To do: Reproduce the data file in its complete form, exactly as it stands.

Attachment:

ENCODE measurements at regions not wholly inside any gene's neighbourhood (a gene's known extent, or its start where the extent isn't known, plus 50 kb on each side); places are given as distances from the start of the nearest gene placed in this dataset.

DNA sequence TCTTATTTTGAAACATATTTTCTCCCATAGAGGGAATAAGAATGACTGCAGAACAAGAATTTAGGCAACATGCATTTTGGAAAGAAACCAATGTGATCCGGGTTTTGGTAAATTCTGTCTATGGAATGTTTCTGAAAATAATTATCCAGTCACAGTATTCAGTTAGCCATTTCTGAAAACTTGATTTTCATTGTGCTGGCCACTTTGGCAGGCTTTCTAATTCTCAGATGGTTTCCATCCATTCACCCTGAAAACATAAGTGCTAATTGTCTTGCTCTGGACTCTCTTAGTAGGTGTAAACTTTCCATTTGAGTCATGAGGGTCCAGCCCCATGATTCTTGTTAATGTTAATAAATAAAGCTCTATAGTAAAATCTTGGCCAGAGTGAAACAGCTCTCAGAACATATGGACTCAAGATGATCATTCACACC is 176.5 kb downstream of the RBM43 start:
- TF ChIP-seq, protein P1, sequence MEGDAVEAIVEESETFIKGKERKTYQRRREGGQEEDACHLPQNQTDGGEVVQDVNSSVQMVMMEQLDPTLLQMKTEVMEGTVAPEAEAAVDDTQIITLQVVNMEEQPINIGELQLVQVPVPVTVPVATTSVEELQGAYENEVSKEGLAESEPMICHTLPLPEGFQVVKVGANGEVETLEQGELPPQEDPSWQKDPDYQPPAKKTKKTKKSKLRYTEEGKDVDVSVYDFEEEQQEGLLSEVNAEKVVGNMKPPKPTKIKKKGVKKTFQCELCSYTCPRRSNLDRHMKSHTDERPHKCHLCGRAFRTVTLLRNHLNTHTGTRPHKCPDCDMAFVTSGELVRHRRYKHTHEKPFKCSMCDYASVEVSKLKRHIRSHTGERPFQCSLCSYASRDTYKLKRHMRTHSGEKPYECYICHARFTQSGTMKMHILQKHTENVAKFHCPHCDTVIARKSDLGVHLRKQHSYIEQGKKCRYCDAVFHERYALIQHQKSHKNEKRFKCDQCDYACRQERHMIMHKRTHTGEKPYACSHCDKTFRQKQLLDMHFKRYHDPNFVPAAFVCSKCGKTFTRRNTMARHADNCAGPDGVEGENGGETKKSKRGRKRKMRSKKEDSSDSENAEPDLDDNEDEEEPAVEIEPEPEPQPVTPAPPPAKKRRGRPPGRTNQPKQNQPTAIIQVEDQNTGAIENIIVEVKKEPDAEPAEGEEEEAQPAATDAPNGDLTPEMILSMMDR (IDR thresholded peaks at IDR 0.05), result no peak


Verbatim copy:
ENCODE measurements at regions not wholly inside any gene's neighbourhood (a gene's known extent, or its start where the extent isn't known, plus 50 kb on each side); places are given as distances from the start of the nearest gene placed in this dataset.

DNA sequence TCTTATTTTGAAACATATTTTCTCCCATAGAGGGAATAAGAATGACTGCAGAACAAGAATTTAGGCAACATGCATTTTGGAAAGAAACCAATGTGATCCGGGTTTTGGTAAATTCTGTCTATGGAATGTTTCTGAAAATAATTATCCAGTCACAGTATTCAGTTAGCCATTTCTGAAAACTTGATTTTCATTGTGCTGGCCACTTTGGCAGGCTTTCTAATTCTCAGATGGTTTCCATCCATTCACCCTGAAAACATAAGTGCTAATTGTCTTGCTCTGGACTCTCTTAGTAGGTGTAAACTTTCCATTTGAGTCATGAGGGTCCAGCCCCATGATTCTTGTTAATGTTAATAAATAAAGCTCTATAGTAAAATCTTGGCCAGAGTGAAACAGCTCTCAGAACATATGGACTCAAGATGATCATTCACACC is 176.5 kb downstream of the RBM43 start:
- TF ChIP-seq, protein P1, sequence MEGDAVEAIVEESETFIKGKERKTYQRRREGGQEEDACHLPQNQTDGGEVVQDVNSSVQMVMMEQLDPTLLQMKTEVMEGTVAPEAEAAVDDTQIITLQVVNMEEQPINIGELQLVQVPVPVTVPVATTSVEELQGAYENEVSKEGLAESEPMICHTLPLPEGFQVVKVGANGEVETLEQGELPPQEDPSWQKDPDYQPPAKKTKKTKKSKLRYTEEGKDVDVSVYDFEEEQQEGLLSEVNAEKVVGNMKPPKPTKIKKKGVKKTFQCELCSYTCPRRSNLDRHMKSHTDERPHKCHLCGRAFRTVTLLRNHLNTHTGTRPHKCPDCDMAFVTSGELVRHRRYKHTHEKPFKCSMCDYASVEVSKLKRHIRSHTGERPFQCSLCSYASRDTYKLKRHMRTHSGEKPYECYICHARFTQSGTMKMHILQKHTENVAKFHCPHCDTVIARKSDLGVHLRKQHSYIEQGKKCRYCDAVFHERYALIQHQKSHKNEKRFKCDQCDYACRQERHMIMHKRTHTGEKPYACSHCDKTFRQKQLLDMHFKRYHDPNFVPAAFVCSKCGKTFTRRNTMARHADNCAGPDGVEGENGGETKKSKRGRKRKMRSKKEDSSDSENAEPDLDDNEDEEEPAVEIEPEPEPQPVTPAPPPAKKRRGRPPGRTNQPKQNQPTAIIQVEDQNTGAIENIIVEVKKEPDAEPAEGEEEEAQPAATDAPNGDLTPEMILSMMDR (IDR thresholded peaks at IDR 0.05), result no peak